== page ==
[Date Prev][Date Next][Thread Prev][Thread Next][Date Index][Thread Index]
- To: Cypherpunks <[email protected]>
- Subject: Clipper trapdoor?
- From: David Sobel <[email protected]>
- Date: Wed, 11 Aug 1993 13:59:53 EST
- Organization: CPSR Washington Office
Peter Wayner <[email protected]> writes:
>My general impression is that the system is secure. Many people
>have played paranoid and expressed concerns that the classified
>algorithm might be hiding a trapdoor. It became clear to me that
>these concerns were really silly. There is a built-in trapdoor
>to be used by the government when it is "legal authorized" to
>intercept messages. The NSA has rarely had trouble in the past
>exercising either its explicitly granted legal authority or
>its implied authority. The phrase "national security" is a
>powerful pass phrase around Washington and there is no reason
>for me to believe that the NSA wouldn't get all of the access
>to the escrow database that it needs to do its job. Building in
>a backdoor would only leave a weakness for an opponent to exploit
>and that is something that is almost as sacrilidgeous at the NSA
>as just putting the classified secrets in a Fed Ex package to
This raises an interesting question and I draw a totally different
conclusion. If, as we have been told, the only way for an agency to
obtain the escrow keys is to present a court order, than NSA needs
to obtain such an order to decrypt *any* communication it intercepts.
I don't really understand what Peter means when he says that "NSA has
rarely had trouble in the past exercising either its explicitly granted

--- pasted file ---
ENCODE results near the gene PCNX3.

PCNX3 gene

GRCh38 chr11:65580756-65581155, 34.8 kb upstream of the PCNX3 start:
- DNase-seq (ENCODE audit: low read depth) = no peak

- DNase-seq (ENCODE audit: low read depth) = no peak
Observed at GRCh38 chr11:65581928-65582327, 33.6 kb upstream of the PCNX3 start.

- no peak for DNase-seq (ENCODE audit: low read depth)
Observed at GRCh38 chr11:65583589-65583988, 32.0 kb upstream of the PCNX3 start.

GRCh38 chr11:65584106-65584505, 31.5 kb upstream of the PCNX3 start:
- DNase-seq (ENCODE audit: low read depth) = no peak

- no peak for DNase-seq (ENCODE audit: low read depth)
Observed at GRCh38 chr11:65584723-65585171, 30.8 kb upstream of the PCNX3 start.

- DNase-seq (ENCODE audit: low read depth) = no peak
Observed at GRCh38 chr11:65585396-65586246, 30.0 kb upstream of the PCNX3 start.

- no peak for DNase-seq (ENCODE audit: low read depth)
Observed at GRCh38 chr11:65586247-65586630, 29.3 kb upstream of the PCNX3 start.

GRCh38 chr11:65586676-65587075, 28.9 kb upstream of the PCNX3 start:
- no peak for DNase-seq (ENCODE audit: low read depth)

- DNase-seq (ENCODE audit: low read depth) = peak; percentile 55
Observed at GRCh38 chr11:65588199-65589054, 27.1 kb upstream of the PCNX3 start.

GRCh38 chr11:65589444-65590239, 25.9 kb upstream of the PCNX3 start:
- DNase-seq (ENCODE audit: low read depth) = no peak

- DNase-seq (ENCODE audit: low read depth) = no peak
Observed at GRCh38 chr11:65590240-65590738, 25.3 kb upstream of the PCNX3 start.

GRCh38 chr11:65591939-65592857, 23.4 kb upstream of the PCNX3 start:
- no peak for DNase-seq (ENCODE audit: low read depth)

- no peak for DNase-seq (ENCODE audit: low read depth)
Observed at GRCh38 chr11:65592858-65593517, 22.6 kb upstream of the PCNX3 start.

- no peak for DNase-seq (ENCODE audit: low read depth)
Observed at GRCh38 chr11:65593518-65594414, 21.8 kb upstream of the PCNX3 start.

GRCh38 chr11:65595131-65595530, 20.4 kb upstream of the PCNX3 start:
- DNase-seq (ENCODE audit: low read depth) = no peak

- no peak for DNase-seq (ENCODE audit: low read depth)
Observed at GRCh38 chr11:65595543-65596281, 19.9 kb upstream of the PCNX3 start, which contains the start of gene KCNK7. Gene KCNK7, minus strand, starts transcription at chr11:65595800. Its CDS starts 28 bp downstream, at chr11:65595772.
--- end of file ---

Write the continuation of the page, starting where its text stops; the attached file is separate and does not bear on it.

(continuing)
legal authority or its implied authority. The phrase 'national security'
is a powerful pass phrase around Washington and there is no reason
for me to believe that the NSA wouldn't get all of the access
to the escrow database that it needs to do its job."
Does this mean NSA would, in fact, obtain a warrant in order to "get all
of the access to the escrow database that it needs to do its job"? If so,
this would represent an unprecedented change in the way NSA does "its
job." NSA has no domestic law enforcement authority, so it would
obviously never be in a position to obtain a law enforcement wiretap
warrant under Title III. The only possible way for NSA to obtain a warrant
would be under the Foreign Intelligence Surveillance Act (FISA). But the
Foreign Intelligence Surveillance Court, which issues warrants under FISA,
has ruled that FISA's provisions
limit the authority to conduct electronic surveillances to the U.S.
in a geographic sense as defined in sec. 101(i). The drafters left
to another day the matter of "broadening this legislation to apply
overseas ... because the problems and circumstances of overseas
surveillance demand separate treatment."
In the Matter of the Application of the United States for an Order
the Physical Search of Nonresidential Premises and Personal Property (1981),
footnote 1 (citations omitted).
Consider the following hypothetical: Iraqi agents smuggle Clipper phones
out of the U.S. Saddam Hussein uses them to communicate with his military
commander in Basra. NSA intercepts the communications. Question: How
does NSA decrypt the messages?
Note that neither Title III (law enforcement) nor FISA (U.S.-based) apply
to this situation, so we have to assume that NSA will not have a court order
to obtain the escrow keys. I have to conclude that NSA would not be putting
this technology out into the world *unless* it did, in fact, have some way
decrypt messages *without* access to the escrow keys.
Am I missing something?
CPSR Legal Counsel